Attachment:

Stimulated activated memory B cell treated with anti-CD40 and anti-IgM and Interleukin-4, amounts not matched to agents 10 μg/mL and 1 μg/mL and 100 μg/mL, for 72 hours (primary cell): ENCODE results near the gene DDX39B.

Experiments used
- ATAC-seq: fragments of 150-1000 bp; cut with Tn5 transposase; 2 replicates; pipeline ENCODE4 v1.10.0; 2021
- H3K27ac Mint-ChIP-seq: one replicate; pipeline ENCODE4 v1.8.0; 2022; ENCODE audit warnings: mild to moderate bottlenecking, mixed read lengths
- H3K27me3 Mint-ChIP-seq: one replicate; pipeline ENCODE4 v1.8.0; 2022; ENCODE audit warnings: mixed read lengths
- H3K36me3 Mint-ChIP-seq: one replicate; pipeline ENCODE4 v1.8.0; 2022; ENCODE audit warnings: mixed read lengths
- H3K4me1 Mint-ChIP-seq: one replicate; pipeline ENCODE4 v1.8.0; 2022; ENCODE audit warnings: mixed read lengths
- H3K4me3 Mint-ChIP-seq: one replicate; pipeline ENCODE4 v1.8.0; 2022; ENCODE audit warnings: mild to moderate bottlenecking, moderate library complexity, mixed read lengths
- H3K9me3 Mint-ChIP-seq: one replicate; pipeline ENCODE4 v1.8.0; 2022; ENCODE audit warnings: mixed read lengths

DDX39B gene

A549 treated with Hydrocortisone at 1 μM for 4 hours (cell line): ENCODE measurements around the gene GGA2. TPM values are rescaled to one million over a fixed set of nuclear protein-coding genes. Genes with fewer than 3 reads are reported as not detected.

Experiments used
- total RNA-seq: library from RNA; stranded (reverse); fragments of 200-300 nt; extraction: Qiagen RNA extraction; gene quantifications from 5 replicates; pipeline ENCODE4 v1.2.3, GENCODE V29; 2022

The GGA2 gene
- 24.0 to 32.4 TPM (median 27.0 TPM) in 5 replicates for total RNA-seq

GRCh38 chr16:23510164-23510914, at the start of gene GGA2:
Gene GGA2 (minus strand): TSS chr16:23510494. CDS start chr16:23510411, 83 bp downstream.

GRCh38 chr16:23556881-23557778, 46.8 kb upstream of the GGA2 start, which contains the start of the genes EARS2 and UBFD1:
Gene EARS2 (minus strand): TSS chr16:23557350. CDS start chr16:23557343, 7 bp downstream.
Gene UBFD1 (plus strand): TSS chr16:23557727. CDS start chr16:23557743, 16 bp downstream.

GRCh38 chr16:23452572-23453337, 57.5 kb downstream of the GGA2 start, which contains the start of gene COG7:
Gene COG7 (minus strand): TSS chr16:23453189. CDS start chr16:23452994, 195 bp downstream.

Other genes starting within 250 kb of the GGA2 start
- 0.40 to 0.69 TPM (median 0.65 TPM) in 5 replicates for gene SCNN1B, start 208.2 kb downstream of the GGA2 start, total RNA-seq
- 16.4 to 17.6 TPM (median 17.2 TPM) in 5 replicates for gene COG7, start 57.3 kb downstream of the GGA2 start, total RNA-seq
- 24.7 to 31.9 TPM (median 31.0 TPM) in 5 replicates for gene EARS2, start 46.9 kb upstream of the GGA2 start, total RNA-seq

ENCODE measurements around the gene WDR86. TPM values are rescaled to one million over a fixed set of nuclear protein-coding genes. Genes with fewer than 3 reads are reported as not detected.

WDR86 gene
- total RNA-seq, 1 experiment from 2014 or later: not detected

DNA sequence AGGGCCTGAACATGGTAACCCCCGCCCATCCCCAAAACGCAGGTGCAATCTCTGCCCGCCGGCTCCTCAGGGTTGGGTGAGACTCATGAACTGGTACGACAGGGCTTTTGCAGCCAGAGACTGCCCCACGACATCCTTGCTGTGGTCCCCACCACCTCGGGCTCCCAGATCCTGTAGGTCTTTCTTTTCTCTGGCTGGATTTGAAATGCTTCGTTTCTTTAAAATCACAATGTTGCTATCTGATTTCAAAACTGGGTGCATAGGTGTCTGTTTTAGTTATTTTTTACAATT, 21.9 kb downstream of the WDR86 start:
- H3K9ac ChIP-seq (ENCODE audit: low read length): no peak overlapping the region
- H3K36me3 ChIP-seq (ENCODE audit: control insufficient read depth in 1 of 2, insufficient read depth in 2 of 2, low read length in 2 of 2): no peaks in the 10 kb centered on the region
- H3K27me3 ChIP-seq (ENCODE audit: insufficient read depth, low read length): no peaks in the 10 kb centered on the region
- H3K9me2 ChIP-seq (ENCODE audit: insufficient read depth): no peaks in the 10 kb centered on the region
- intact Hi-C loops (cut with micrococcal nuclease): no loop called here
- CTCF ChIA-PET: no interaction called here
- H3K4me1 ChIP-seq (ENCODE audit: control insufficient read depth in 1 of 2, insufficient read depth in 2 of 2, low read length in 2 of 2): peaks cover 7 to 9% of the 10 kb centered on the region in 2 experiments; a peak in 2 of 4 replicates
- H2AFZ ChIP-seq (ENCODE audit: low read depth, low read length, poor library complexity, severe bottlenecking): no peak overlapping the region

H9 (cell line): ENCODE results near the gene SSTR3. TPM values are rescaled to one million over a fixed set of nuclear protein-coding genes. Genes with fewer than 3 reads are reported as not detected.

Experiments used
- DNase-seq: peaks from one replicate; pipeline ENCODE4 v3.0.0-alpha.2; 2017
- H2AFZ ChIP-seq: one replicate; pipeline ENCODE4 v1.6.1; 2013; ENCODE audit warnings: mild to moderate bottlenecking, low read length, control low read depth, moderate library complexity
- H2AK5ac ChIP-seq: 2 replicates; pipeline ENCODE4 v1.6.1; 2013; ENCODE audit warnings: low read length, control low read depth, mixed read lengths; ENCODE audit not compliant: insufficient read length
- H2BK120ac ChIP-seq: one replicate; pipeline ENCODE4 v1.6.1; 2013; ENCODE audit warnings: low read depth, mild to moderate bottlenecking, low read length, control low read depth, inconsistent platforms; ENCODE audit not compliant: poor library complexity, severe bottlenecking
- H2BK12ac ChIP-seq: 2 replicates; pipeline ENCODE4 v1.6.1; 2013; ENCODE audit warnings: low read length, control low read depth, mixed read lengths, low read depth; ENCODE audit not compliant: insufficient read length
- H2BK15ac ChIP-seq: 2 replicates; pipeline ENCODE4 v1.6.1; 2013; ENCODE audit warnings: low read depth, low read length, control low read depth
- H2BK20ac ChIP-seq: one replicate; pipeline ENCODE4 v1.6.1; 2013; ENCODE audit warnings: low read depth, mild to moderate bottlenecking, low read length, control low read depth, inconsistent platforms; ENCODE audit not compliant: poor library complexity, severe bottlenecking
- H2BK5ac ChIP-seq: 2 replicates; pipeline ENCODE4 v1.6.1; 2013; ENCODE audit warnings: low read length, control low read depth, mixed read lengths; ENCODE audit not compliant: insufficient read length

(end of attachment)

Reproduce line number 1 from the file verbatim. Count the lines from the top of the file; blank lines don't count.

Stimulated activated memory B cell treated with anti-CD40 and anti-IgM and Interleukin-4, amounts not matched to agents 10 μg/mL and 1 μg/mL and 100 μg/mL, for 72 hours (primary cell): ENCODE results near the gene DDX39B.